Thoughts From the Gilligan's Island Episode Voodoo Something to Me (1964)
Synopsis: When someone or something breaks into the supply hut and steals both food and the flare gun, the castaways begin to suspect they aren't alone on the island. The Skipper (Alan Hale, Jr.), however, thinks it is something more menacing, voodoo.
One of the most intriguing things about this episode is the gun. The second I first saw Gilligan (Bob Denver) standing guard holding a loaded pistol, a number of questions flooded into my brain. Why did the Skipper feel the need to have a gun on the Minnow? Why did the castaways feel the need to have an armed sentry on duty when they believed the island to be deserted? Even if there are good explanations for the first two questions, why would anyone think giving Gilligan a loaded weapon was a good idea, especially after he wasted multiple bullets?
I am almost starting to wonder if maybe the Skipper expected to be shipwrecked. It's one thing to have a flare gun. It's another thing to have 150 flares for that gun, especially if you were expecting your boat to be near Hawaii the whole time. Between that and a toolbox that was more suited for building huts than fixing a hole in a ship, it's almost as though the Skipper was hoping/planning to be stranded on a remote island.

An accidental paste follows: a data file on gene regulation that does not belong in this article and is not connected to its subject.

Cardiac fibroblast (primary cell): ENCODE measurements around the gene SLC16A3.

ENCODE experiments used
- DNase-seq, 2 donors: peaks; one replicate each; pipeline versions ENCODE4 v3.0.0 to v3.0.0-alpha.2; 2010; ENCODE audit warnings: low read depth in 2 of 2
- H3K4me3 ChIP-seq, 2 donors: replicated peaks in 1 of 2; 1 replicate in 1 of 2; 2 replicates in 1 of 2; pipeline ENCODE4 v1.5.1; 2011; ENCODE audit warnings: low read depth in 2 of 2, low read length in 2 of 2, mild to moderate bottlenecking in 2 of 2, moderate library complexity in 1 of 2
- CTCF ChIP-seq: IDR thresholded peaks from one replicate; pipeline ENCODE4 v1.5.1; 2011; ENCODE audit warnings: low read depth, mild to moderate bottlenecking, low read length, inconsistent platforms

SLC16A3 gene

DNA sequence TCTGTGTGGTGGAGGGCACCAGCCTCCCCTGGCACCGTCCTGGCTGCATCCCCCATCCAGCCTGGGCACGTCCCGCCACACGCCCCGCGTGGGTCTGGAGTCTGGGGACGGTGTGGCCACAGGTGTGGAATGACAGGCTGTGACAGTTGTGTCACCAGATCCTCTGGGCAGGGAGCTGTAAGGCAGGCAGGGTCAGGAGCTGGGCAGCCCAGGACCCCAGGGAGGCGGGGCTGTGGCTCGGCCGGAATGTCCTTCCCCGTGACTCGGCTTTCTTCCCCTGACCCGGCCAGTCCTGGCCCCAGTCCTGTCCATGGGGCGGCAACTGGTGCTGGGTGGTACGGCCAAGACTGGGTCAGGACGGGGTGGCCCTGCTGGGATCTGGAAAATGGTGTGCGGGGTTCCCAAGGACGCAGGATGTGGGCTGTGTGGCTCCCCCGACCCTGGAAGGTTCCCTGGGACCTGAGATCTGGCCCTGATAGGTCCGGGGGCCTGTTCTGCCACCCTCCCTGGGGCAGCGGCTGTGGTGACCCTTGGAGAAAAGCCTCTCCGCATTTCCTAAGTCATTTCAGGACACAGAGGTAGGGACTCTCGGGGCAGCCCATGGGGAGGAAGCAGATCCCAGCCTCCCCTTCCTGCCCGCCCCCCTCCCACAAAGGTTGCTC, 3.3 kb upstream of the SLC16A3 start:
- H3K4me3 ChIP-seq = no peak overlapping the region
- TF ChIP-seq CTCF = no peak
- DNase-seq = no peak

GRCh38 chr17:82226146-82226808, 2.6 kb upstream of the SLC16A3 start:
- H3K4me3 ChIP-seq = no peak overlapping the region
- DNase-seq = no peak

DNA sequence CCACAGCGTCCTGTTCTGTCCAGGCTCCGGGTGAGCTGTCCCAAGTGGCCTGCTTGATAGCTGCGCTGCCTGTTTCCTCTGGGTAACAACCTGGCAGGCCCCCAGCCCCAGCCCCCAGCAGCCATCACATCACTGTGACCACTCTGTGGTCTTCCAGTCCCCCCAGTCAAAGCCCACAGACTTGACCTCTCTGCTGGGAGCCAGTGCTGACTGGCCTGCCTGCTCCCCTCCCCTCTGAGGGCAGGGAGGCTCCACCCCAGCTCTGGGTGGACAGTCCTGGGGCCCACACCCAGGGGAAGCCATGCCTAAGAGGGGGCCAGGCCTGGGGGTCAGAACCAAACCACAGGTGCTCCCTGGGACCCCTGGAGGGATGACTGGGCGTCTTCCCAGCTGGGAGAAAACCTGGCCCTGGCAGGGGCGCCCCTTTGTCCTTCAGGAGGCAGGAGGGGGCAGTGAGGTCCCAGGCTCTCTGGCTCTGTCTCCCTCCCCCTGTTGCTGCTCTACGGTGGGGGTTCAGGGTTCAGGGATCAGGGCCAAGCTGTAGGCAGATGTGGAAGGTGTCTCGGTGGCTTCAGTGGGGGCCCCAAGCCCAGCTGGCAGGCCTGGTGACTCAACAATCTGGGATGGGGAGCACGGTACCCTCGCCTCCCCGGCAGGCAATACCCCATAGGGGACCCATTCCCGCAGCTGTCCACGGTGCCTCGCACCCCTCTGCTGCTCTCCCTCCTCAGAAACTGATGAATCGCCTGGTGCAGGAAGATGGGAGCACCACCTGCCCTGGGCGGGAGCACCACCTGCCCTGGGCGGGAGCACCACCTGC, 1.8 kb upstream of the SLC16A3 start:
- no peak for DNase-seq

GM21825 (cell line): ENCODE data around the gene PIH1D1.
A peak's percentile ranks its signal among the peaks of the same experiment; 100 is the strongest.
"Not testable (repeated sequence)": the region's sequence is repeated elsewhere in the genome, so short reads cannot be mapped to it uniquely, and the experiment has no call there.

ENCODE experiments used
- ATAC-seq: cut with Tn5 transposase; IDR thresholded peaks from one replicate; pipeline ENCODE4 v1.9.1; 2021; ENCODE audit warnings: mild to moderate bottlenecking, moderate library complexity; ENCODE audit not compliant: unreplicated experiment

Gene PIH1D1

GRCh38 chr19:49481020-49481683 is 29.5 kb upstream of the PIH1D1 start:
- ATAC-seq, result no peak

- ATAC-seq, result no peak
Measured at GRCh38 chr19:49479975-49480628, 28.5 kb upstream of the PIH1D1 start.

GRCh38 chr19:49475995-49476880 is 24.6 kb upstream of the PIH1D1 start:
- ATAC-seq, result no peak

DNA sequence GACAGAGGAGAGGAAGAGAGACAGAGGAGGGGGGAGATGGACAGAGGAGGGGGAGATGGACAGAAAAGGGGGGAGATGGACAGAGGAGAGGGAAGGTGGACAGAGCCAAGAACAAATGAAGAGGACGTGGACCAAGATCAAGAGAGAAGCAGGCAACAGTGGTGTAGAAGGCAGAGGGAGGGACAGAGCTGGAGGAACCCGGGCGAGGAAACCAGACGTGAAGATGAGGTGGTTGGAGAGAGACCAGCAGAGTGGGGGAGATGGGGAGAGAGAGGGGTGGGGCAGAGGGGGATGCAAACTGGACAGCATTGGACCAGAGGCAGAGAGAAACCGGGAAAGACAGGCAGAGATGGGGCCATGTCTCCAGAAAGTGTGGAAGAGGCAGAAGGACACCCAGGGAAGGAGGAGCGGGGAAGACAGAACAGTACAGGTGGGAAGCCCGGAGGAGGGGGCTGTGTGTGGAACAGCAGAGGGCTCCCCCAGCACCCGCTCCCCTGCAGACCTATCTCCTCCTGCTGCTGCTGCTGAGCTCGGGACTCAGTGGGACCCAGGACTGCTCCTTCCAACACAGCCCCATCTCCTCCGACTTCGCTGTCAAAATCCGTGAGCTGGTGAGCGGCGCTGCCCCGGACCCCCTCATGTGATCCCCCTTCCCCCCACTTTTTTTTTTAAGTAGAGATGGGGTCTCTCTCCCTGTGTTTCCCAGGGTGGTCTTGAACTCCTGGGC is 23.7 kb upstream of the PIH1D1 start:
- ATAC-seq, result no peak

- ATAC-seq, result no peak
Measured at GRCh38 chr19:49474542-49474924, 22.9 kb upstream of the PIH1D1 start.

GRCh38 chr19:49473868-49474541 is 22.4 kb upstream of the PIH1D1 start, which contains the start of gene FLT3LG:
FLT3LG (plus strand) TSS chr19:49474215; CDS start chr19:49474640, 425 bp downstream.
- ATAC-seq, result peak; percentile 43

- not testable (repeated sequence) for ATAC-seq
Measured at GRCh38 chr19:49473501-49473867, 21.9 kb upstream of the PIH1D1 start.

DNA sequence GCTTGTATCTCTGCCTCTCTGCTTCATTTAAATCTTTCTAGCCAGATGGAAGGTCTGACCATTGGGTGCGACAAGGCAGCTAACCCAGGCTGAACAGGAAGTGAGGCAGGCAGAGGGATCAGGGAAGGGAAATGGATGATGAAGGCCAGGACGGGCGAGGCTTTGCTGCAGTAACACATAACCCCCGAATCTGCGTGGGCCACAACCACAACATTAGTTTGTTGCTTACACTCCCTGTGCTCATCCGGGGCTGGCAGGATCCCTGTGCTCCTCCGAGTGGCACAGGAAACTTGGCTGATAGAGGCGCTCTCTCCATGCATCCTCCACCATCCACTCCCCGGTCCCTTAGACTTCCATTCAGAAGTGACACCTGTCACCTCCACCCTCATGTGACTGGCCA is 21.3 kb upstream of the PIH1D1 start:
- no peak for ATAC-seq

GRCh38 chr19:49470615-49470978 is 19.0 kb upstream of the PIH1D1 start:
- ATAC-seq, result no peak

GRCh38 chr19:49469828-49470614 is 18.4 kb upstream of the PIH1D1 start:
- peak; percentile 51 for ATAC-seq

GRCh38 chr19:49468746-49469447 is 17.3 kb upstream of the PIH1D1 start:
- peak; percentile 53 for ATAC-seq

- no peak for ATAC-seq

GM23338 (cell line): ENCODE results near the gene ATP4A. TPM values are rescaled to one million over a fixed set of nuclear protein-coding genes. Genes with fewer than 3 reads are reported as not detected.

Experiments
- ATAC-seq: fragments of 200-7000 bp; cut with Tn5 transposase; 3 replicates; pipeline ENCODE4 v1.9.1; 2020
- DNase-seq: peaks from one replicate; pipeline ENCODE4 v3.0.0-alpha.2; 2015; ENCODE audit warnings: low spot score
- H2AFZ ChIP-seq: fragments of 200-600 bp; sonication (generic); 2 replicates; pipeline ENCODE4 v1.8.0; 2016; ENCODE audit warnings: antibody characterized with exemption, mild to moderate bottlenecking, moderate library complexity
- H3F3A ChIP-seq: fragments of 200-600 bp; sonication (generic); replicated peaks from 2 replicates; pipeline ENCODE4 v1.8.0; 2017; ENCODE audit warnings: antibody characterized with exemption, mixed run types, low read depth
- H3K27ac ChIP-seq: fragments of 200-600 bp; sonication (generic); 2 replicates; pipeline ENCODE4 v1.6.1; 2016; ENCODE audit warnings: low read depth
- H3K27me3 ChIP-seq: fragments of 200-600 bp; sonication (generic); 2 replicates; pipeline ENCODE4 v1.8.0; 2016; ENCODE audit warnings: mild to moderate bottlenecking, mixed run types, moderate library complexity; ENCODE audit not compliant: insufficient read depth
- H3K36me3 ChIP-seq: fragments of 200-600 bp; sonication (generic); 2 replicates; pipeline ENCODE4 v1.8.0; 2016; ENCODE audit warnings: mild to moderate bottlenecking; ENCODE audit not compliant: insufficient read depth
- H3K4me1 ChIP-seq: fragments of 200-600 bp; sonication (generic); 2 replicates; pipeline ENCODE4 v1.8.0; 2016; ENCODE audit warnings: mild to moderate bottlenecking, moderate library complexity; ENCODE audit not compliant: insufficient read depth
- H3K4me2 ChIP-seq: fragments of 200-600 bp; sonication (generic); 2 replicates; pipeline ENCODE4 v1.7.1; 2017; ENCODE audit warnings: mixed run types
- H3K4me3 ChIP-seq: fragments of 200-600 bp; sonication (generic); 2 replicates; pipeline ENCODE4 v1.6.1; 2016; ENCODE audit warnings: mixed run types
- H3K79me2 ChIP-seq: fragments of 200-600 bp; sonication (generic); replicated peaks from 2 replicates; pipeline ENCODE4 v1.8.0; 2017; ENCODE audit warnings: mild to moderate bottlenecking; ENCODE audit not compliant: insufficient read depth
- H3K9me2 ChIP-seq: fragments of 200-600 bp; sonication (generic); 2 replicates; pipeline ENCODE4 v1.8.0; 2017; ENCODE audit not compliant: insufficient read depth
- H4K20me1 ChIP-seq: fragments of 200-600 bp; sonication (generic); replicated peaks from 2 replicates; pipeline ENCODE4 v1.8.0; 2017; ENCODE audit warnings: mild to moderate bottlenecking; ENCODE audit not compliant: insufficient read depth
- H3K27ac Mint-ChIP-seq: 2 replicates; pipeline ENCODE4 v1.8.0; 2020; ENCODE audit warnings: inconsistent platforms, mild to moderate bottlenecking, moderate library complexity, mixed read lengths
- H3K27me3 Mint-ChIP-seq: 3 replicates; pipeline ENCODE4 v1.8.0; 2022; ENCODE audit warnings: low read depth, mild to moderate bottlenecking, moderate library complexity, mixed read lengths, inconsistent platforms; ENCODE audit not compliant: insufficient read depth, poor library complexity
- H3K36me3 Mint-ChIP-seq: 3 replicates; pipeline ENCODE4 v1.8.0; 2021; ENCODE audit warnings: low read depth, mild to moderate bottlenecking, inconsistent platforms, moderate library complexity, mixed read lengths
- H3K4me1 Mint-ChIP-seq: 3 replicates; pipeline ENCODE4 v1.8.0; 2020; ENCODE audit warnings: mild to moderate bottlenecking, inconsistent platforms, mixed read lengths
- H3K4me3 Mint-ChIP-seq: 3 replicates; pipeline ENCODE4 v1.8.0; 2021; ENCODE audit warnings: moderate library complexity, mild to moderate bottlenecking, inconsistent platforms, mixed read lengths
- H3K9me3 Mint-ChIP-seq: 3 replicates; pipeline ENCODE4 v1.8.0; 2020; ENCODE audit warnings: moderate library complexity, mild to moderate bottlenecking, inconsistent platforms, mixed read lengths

The Skipper's theory is farfetched but no more so than the rest of the castaways. OK, I can understand why maybe they didn't think it was an animal because of the flare gun being stolen too but they were awful quick to imagine they were sharing the island with a potential murderer. If it were me, I'd be suspicious of the people who were closest to the supply hut, perhaps hoarding food for themselves and stealing the gun to hide the motive.
I get the feeling they didn't explore that island as much as they claimed to. Ignoring the fact future episodes reveal there are, in fact, other people living on the island with them, like Wrongway Feldman (Hans Conried), I would think a proper exploration of the island would have at least given them a basic idea of what kind of wildlife was there so they wouldn't be surprised when a chimp wanders into camp.
I have to say I love the mistaken identity part of this episode. Normally, I would have a hard time not rolling my eyes at an episode that features a chimp being mistaken for one of the main characters, but the execution was pretty good, giving Gilligan a reason to remove his clothes so the chimp can grab them and even setting it up so, at least briefly, it is easy to understand why the Skipper would still believe his first mate was transformed. It made that part of the episode a lot funnier than it probably would have been with lesser execution and, at minimum, is one of the things that makes it easy to understand why this series remains on the air in reruns nearly 60 years later.
Final Opinion: Skipper's voodoo theory is a bit much, given the limited evidence supporting it but the overall episode still wound up being funny and entertaining.
My Grade: A